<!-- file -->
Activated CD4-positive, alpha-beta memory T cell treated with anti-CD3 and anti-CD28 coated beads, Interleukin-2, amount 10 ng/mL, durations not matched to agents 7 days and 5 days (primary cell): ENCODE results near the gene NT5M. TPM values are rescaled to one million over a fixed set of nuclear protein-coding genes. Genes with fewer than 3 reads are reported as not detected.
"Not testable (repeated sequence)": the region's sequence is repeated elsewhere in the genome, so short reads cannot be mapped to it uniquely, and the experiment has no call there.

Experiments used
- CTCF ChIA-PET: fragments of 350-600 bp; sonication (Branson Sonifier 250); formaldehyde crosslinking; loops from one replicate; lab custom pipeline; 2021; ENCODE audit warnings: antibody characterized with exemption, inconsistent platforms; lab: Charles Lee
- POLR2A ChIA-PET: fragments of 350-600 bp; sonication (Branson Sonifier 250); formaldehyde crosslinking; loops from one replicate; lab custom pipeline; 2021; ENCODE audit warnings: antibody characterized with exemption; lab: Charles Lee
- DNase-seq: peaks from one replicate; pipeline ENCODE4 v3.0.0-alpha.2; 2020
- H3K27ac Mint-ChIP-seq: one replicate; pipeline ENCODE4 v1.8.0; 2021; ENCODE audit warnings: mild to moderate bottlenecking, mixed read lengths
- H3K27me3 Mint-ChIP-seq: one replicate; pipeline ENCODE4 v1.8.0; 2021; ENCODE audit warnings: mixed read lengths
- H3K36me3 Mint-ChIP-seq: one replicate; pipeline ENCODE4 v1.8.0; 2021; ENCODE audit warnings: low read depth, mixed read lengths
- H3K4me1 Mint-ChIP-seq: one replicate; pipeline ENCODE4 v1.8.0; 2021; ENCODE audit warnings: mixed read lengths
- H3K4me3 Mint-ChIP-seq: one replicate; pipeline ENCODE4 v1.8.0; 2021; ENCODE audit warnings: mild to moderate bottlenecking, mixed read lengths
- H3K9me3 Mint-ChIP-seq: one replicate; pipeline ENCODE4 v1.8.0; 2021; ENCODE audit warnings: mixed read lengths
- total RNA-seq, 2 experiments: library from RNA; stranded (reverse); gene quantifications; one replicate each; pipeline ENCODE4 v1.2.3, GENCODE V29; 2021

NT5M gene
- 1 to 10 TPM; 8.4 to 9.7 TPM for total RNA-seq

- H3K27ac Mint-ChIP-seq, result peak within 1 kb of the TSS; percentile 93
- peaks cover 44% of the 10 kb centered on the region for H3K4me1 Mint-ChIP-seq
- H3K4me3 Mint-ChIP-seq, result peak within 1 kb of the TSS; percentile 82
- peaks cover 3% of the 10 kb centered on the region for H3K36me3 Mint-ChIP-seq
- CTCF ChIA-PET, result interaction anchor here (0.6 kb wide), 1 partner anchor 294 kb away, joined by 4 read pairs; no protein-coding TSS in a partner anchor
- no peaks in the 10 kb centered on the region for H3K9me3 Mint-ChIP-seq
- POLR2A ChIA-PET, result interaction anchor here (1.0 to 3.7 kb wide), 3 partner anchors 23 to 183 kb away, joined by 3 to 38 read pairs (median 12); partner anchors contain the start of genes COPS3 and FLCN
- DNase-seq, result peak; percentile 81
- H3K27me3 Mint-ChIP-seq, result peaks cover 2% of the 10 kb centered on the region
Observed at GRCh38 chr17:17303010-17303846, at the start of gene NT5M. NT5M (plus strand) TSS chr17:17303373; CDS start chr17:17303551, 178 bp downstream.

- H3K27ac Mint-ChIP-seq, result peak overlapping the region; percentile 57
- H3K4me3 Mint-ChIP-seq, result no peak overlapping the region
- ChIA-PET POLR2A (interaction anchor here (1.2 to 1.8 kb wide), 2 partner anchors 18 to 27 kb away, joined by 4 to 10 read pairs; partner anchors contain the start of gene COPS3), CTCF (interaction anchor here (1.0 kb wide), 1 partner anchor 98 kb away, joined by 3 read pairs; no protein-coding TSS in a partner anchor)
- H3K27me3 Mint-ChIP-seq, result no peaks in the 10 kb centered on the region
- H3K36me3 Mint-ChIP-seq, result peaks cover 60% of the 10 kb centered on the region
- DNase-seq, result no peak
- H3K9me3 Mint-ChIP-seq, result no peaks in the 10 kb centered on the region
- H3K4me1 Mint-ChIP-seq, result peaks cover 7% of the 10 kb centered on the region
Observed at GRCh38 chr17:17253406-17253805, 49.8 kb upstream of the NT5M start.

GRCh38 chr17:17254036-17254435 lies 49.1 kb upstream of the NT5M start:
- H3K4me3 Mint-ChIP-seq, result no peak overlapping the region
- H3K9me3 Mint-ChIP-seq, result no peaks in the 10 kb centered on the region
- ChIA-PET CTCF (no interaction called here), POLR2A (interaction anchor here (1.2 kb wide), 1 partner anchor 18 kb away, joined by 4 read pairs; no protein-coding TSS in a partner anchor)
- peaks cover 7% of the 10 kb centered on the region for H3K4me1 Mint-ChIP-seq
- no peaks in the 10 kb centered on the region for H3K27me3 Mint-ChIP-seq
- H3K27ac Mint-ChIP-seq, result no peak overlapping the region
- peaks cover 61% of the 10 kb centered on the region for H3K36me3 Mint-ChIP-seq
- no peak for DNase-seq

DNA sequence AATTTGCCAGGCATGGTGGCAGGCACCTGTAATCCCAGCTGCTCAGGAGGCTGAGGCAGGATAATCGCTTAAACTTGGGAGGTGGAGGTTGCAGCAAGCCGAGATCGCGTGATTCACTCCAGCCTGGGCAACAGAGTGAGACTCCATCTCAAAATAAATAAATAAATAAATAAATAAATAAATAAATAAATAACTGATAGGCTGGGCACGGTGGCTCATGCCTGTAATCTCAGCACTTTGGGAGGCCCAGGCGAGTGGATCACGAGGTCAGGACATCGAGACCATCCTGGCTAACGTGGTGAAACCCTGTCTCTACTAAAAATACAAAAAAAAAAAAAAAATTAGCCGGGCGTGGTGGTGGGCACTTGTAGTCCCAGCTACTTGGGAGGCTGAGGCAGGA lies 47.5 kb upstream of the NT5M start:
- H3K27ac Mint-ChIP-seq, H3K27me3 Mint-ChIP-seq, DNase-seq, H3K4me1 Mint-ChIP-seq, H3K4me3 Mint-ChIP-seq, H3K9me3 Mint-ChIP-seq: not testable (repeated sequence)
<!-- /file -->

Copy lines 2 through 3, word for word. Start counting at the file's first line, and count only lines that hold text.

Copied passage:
"Not testable (repeated sequence)": the region's sequence is repeated elsewhere in the genome, so short reads cannot be mapped to it uniquely, and the experiment has no call there.

Experiments used